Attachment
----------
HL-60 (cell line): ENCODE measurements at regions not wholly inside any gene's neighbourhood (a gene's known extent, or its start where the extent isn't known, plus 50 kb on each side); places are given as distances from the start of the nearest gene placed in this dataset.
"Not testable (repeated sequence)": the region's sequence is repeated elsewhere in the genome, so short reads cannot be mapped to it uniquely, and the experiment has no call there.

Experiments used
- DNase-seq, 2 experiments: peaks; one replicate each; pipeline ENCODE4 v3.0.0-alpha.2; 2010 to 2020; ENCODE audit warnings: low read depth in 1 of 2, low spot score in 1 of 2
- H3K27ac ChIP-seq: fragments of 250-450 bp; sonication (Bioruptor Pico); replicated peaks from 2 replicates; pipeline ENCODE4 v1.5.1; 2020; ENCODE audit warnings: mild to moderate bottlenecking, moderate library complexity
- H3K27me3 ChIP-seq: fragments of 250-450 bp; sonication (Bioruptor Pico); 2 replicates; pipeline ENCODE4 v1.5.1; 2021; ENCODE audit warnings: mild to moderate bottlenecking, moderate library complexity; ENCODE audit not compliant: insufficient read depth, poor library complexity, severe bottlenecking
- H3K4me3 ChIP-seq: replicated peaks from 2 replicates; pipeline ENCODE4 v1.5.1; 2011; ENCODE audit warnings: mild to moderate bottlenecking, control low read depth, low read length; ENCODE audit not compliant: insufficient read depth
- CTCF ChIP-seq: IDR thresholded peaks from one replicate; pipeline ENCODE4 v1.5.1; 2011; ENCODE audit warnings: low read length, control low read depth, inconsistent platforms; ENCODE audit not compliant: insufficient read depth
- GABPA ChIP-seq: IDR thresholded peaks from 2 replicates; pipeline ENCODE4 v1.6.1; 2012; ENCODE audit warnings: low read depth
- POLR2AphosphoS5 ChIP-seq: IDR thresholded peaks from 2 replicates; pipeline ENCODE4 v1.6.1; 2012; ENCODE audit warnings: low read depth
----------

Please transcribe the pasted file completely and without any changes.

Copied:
HL-60 (cell line): ENCODE measurements at regions not wholly inside any gene's neighbourhood (a gene's known extent, or its start where the extent isn't known, plus 50 kb on each side); places are given as distances from the start of the nearest gene placed in this dataset.
"Not testable (repeated sequence)": the region's sequence is repeated elsewhere in the genome, so short reads cannot be mapped to it uniquely, and the experiment has no call there.

Experiments used
- DNase-seq, 2 experiments: peaks; one replicate each; pipeline ENCODE4 v3.0.0-alpha.2; 2010 to 2020; ENCODE audit warnings: low read depth in 1 of 2, low spot score in 1 of 2
- H3K27ac ChIP-seq: fragments of 250-450 bp; sonication (Bioruptor Pico); replicated peaks from 2 replicates; pipeline ENCODE4 v1.5.1; 2020; ENCODE audit warnings: mild to moderate bottlenecking, moderate library complexity
- H3K27me3 ChIP-seq: fragments of 250-450 bp; sonication (Bioruptor Pico); 2 replicates; pipeline ENCODE4 v1.5.1; 2021; ENCODE audit warnings: mild to moderate bottlenecking, moderate library complexity; ENCODE audit not compliant: insufficient read depth, poor library complexity, severe bottlenecking
- H3K4me3 ChIP-seq: replicated peaks from 2 replicates; pipeline ENCODE4 v1.5.1; 2011; ENCODE audit warnings: mild to moderate bottlenecking, control low read depth, low read length; ENCODE audit not compliant: insufficient read depth
- CTCF ChIP-seq: IDR thresholded peaks from one replicate; pipeline ENCODE4 v1.5.1; 2011; ENCODE audit warnings: low read length, control low read depth, inconsistent platforms; ENCODE audit not compliant: insufficient read depth
- GABPA ChIP-seq: IDR thresholded peaks from 2 replicates; pipeline ENCODE4 v1.6.1; 2012; ENCODE audit warnings: low read depth
- POLR2AphosphoS5 ChIP-seq: IDR thresholded peaks from 2 replicates; pipeline ENCODE4 v1.6.1; 2012; ENCODE audit warnings: low read depth